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Thursday, January 17, 2013

How am I Doing? (Parent Report Card)

Written by Paula E. Bird, ©2013

When I first opened up a serious private lesson studio, I wrote an article for parents to use as their own report card. The information is as relevant today as it was when I first wrote it for my studio newsletter. Here are the statements I included to help parents consider and evaluate their performance as parents of a Suzuki student. The comments in parentheses after the statements indicate what the important purpose is behind the statements.
  1. I take my child to his individual lesson regularly. (Progress does not occur if lessons are inconsistent.)
  2. I take my child to group lessons regularly. (Group classes provide valuable lessons in ensemble and leadership skills, and they help to motivate students to want to learn to play).
  3. I work with my child in daily home practice sessions. (Parents should model consistency and discipline if they expect their children to progress).
  4. I play the Suzuki recordings regularly for my child (at least 5 times per week or more; every day is best). (Playing the recordings is the parent's responsibility; listening is a foundation for music instruction.)
  5. Although I attend my child's lessons, I do not participate verbally in my child's lessons unless the teacher invites me to do so. (More than one teacher in a lesson can be confusing and distracting for the student).
  6. I take notes during my child's lessons for use during the daily home practices. (Parents can be more effective home teachers if they take careful notes and do not rely on the teacher's taking lesson time to do it for them).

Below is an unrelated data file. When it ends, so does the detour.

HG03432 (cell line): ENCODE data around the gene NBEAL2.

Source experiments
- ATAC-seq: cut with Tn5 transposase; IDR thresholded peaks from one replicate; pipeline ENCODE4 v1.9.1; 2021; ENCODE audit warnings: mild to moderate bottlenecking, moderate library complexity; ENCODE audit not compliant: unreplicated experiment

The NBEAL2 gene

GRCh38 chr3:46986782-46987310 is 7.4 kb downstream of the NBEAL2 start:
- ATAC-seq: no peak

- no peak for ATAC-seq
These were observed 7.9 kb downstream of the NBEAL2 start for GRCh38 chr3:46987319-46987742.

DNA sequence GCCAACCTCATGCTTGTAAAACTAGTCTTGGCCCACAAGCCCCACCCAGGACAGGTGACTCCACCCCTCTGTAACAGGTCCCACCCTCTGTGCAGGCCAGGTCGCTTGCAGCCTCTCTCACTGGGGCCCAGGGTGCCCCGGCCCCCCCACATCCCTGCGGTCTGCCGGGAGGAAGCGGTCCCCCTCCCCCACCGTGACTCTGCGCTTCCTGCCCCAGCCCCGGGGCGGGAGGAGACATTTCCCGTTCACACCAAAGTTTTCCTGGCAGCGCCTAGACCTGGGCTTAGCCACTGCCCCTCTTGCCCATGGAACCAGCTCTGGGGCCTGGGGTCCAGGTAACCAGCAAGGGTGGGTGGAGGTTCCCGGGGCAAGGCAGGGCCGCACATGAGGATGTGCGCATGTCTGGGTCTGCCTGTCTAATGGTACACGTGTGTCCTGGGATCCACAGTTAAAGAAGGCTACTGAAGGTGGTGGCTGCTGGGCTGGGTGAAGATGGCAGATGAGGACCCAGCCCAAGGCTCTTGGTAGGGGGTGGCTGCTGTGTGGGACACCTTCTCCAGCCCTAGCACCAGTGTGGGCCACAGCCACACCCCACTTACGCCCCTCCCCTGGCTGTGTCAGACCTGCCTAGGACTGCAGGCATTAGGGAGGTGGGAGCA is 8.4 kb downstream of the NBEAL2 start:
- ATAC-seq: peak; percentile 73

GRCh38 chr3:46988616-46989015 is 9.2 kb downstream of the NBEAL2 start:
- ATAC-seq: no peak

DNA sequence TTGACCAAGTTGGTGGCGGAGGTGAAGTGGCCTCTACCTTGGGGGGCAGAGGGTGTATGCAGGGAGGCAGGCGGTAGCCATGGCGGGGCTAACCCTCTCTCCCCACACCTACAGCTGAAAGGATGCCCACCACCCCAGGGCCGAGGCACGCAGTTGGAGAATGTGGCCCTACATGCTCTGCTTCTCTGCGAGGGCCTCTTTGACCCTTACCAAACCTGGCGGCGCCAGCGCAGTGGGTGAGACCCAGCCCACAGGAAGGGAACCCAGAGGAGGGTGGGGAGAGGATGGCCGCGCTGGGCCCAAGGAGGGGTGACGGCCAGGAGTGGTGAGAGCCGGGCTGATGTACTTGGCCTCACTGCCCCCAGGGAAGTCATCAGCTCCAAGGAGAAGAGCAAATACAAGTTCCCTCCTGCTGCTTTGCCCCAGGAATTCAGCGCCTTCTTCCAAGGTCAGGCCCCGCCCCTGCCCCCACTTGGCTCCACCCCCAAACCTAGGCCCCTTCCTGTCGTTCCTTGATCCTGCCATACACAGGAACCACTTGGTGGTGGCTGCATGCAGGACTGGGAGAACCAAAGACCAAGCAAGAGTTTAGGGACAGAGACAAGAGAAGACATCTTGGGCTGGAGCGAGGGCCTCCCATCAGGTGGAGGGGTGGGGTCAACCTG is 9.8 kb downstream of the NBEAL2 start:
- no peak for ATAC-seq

7. When I leave the lesson, I understand what my child should practice at home. If not, I ask the teacher to explain her instructions. (I role model to my child what a good student's behavior should be and how to be an effective learner).
  8. I focus on one thing at a time during my child's home practice sessions. (Too many things at one time confuse the child, increase frustration, and lessen interest).
  9. I do not talk too much during my child's home practice sessions. (Talking can be distracting to a child. It also can interfere with the child's natural learning pace, focus, and concentration).
  10. I let my child learn through her senses rather than telling my child what to do. (Telling the child what to play rather than letting them experiment is usually a sign that the parent is trying to finish the home practice session material too quickly).
  11. The home practice sessions last only as long as my child is able to concentrate. (Forcing a child to continue beyond their ability to focus teaches them how not to concentrate).
  12. I let my child learn at his own pace and do not try to rush through the practice session or quickly learn new songs in order to move ahead. (Expectations that are too high or go beyond the child's abilities indicate that the parent is trying to make the child match the parent's goals rather than the child's pace).
  13. I review earlier pieces with my child regularly (at least 4 review pieces per week, and sometimes more). (Review and repetition are a mainstay of the Suzuki method of instruction).
  14. I take my child to concerts or expose my child to other musical activities or performances. (Exposure to music in the child's environment helps to create desire in the child to learn. It also sends the message to the child that music and the child's learning how to play a musical instrument is important to the parent).
  15. I always bring my child's lesson materials and equipment to the lessons. (It is the parent's responsibility to come to the lessons prepared. The parent is the role model for the child. I do not expect 5 year olds to have the capability to remember these things on a consistent basis, although children will eventually be taught how to do this well. In the beginning it is easier if parents are in charge of this area until the child is an independent learner).
  16. I always come to lessons on time and help my child to have his instrument ready to go by the appointed lesson time. (The parents are the role model for the child).